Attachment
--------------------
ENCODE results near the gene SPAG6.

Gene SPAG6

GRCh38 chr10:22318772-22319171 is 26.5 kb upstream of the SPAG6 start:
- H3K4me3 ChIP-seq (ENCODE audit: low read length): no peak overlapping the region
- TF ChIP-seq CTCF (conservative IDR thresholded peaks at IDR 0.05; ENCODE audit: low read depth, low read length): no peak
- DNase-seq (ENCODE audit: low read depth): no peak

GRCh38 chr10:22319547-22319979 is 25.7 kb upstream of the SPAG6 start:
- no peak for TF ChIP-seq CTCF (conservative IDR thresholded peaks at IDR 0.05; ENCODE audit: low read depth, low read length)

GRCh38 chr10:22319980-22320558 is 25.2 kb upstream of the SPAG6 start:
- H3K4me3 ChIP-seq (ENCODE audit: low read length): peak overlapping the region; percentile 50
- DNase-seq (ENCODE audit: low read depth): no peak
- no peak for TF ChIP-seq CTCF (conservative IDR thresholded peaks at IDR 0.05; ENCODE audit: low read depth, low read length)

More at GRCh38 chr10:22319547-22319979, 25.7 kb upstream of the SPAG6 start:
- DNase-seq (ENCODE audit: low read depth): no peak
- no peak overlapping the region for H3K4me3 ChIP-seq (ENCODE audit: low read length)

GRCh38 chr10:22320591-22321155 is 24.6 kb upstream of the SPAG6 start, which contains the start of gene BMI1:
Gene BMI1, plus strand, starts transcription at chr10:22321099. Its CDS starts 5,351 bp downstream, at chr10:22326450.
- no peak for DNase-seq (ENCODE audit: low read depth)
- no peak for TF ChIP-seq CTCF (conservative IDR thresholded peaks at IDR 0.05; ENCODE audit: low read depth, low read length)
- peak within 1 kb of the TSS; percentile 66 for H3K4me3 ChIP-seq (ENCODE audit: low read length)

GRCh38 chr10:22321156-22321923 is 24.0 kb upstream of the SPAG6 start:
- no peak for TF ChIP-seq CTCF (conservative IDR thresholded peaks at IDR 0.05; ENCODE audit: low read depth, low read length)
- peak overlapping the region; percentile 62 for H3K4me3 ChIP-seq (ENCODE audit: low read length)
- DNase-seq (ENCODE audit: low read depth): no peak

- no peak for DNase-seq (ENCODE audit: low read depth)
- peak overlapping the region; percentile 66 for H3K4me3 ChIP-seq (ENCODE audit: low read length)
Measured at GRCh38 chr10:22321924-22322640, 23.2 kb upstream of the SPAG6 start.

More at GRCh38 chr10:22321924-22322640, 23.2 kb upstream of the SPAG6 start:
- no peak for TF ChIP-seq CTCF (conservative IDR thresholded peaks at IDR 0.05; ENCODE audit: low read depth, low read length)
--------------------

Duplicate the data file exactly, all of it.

ENCODE results near the gene SPAG6.

Gene SPAG6

GRCh38 chr10:22318772-22319171 is 26.5 kb upstream of the SPAG6 start:
- H3K4me3 ChIP-seq (ENCODE audit: low read length): no peak overlapping the region
- TF ChIP-seq CTCF (conservative IDR thresholded peaks at IDR 0.05; ENCODE audit: low read depth, low read length): no peak
- DNase-seq (ENCODE audit: low read depth): no peak

GRCh38 chr10:22319547-22319979 is 25.7 kb upstream of the SPAG6 start:
- no peak for TF ChIP-seq CTCF (conservative IDR thresholded peaks at IDR 0.05; ENCODE audit: low read depth, low read length)

GRCh38 chr10:22319980-22320558 is 25.2 kb upstream of the SPAG6 start:
- H3K4me3 ChIP-seq (ENCODE audit: low read length): peak overlapping the region; percentile 50
- DNase-seq (ENCODE audit: low read depth): no peak
- no peak for TF ChIP-seq CTCF (conservative IDR thresholded peaks at IDR 0.05; ENCODE audit: low read depth, low read length)

More at GRCh38 chr10:22319547-22319979, 25.7 kb upstream of the SPAG6 start:
- DNase-seq (ENCODE audit: low read depth): no peak
- no peak overlapping the region for H3K4me3 ChIP-seq (ENCODE audit: low read length)

GRCh38 chr10:22320591-22321155 is 24.6 kb upstream of the SPAG6 start, which contains the start of gene BMI1:
Gene BMI1, plus strand, starts transcription at chr10:22321099. Its CDS starts 5,351 bp downstream, at chr10:22326450.
- no peak for DNase-seq (ENCODE audit: low read depth)
- no peak for TF ChIP-seq CTCF (conservative IDR thresholded peaks at IDR 0.05; ENCODE audit: low read depth, low read length)
- peak within 1 kb of the TSS; percentile 66 for H3K4me3 ChIP-seq (ENCODE audit: low read length)

GRCh38 chr10:22321156-22321923 is 24.0 kb upstream of the SPAG6 start:
- no peak for TF ChIP-seq CTCF (conservative IDR thresholded peaks at IDR 0.05; ENCODE audit: low read depth, low read length)
- peak overlapping the region; percentile 62 for H3K4me3 ChIP-seq (ENCODE audit: low read length)
- DNase-seq (ENCODE audit: low read depth): no peak

- no peak for DNase-seq (ENCODE audit: low read depth)
- peak overlapping the region; percentile 66 for H3K4me3 ChIP-seq (ENCODE audit: low read length)
Measured at GRCh38 chr10:22321924-22322640, 23.2 kb upstream of the SPAG6 start.

More at GRCh38 chr10:22321924-22322640, 23.2 kb upstream of the SPAG6 start:
- no peak for TF ChIP-seq CTCF (conservative IDR thresholded peaks at IDR 0.05; ENCODE audit: low read depth, low read length)